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Can George Bush win back the press?

For the first time in his political career, George W. Bush finds himself in an uncomfortable position: he has to deal with the press on terms, not his. By Howard Fineman.

For the first time in his political career, George W. Bush finds himself in an uncomfortable position: he has to deal with the press on its terms, not his. For such a proud, controlling –- and, some would say arrogant -– guy, meeting the media at least half way won’t be easy. But he has no choice if he wants the last third of his presidency to amount to much. Bush has the charm to succeed, but the effort may require more candor than he can afford, more humility than he has, and more changes in policy than he will allow.

“The first thing I need to do,” Tony Snow told me the other night,” is to stop the tribal warfare.” Okay, I asked the soon-to-be White House press secretary, which tribes he was talking about? “The press office tribe versus the press corps,” he answered. (The conversation was at a FOX News party, a magnet for Bushies, Republicans and DWNM – Democrats Who Need Murdoch -- chief among them Sen. Hillary Rodham Clinton.)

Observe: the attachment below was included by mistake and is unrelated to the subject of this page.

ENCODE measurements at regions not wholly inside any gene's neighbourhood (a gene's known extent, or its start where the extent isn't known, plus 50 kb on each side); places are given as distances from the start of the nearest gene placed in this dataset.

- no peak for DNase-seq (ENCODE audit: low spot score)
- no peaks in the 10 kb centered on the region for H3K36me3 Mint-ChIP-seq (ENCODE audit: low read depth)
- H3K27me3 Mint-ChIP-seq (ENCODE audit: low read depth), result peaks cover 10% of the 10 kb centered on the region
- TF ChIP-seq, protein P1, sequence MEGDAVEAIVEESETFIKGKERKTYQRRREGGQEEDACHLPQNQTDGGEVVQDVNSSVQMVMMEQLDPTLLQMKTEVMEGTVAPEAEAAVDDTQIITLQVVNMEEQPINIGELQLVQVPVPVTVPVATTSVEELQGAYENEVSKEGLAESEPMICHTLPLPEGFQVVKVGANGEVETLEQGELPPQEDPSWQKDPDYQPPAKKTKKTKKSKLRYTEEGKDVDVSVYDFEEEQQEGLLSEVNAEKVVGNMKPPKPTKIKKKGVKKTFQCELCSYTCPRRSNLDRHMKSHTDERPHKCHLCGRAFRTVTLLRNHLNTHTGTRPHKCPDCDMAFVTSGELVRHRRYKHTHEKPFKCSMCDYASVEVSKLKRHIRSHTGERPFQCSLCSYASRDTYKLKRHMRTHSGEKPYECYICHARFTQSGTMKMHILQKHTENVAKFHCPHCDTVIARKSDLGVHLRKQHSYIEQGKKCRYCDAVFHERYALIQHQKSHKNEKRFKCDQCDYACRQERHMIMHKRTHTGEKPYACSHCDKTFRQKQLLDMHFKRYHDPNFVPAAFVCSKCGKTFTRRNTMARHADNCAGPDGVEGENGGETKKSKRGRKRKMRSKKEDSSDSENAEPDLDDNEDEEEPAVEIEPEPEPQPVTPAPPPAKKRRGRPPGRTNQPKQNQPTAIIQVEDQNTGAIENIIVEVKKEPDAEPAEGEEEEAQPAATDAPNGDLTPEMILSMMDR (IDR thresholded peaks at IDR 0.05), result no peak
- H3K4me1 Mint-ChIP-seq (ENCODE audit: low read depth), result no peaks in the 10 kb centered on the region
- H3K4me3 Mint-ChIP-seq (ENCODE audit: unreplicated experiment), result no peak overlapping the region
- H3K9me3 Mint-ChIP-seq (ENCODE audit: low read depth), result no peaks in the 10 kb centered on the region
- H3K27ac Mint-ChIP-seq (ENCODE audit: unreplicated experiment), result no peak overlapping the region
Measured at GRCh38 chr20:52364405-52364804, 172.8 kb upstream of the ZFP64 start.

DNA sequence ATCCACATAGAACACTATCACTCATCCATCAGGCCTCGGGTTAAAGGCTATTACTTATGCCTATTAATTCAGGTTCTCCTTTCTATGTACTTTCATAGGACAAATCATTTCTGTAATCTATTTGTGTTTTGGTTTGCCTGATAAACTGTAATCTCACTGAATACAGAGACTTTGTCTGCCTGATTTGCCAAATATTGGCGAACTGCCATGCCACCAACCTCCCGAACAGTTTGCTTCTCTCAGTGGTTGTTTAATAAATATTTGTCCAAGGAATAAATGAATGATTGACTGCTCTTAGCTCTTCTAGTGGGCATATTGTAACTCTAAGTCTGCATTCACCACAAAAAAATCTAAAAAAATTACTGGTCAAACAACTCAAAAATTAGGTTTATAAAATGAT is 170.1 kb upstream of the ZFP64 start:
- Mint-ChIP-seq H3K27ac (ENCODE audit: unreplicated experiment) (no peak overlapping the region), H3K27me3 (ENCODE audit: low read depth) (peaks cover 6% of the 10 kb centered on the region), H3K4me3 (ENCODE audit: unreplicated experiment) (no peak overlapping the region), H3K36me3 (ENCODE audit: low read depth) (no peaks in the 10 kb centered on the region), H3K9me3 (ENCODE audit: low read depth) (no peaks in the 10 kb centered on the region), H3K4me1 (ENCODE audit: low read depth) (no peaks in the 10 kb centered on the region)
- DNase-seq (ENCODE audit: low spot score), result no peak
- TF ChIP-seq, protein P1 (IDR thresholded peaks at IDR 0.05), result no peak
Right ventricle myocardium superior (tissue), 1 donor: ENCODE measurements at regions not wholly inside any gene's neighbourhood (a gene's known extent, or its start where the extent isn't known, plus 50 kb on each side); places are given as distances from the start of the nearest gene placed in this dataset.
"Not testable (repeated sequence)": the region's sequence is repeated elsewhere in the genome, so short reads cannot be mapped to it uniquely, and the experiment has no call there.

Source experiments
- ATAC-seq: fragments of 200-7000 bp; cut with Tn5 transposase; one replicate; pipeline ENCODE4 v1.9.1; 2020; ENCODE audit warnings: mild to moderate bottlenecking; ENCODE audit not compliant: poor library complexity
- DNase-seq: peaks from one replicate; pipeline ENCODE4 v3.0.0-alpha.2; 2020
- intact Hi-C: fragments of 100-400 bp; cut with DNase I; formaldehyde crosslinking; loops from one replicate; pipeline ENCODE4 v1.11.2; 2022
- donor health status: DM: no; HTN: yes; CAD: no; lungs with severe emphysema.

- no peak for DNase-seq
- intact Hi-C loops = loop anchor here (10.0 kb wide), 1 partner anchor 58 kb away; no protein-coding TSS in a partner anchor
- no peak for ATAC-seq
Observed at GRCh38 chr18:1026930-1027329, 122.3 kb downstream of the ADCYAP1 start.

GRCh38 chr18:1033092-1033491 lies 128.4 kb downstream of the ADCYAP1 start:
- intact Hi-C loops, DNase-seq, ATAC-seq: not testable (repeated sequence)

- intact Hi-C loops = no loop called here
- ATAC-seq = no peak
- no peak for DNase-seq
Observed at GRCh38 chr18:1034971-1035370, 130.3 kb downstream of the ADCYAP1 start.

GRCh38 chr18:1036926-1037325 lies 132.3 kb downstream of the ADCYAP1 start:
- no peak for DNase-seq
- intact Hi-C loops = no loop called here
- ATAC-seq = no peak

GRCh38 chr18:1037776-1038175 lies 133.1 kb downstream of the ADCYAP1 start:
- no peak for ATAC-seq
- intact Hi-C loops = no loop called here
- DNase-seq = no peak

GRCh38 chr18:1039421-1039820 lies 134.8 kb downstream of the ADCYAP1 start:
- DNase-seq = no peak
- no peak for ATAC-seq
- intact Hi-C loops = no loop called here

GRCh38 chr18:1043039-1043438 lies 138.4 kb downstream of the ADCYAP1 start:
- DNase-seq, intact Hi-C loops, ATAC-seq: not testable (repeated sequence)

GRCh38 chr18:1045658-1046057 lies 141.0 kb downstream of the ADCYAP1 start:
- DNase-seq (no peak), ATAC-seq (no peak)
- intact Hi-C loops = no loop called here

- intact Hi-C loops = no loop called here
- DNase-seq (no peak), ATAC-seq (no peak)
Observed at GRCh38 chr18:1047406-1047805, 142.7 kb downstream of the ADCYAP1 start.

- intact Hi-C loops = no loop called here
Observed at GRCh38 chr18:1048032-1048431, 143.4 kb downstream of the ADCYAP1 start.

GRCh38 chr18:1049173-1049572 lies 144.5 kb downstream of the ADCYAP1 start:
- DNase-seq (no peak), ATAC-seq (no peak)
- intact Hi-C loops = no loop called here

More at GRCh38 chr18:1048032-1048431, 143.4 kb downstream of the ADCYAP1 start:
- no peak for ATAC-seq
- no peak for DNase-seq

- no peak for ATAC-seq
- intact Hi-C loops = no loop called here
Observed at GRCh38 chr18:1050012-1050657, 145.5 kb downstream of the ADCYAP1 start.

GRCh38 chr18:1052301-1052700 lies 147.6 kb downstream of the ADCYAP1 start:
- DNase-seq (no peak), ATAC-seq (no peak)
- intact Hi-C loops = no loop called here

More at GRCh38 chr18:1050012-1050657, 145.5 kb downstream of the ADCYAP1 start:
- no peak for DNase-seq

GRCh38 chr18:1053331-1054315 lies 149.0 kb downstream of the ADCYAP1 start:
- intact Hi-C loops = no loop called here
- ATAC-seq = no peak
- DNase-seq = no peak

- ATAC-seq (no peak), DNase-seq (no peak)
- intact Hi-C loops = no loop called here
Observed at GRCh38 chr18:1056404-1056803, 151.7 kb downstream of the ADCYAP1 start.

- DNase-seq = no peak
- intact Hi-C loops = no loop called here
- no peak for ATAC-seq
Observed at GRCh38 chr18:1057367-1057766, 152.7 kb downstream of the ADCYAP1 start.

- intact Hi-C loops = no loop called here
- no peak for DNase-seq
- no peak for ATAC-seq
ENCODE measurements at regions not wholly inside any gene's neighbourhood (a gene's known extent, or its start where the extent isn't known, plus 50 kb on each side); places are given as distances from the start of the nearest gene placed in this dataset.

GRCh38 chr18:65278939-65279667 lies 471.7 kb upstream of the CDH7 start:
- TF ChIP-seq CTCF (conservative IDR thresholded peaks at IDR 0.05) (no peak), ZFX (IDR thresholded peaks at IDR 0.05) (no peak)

But to stop the tribal warfare, Snow needs to understand a few things about the chief of his own new tribe. The first stems from the arc of the Boss’s time in politics. From the early days of his first run for governor, until now, the last thing Bush needed was press. Coverage contained more risks than benefits.

When Bush stepped onto the stage for the first time in Texas in 1993, his father had been out of the Oval Office for less than a year. Bush the Younger had 100 percent name ID in the state (even if a lot of voters confused the father and the son). His dad’s approval ratings there were nearly as high, especially among Republicans. Everybody knew, and most people liked, the Bush Brand.

In that situation, Bush reasoned, no press is good press. Most politicians start out in obscurity. They need to build a base, raise money and establish an identity by explaining their policies and how they add up to a vision for the country. Bush never needed to generate attention so that he could raise money and make a name for himself. He already had both. Policy proposals could be issued as press releases. To be sure, he needed to do some serious, person-to-person politicking, including (especially) with conservative and religious groups. But he didn’t need, or want, a press entourage for such events.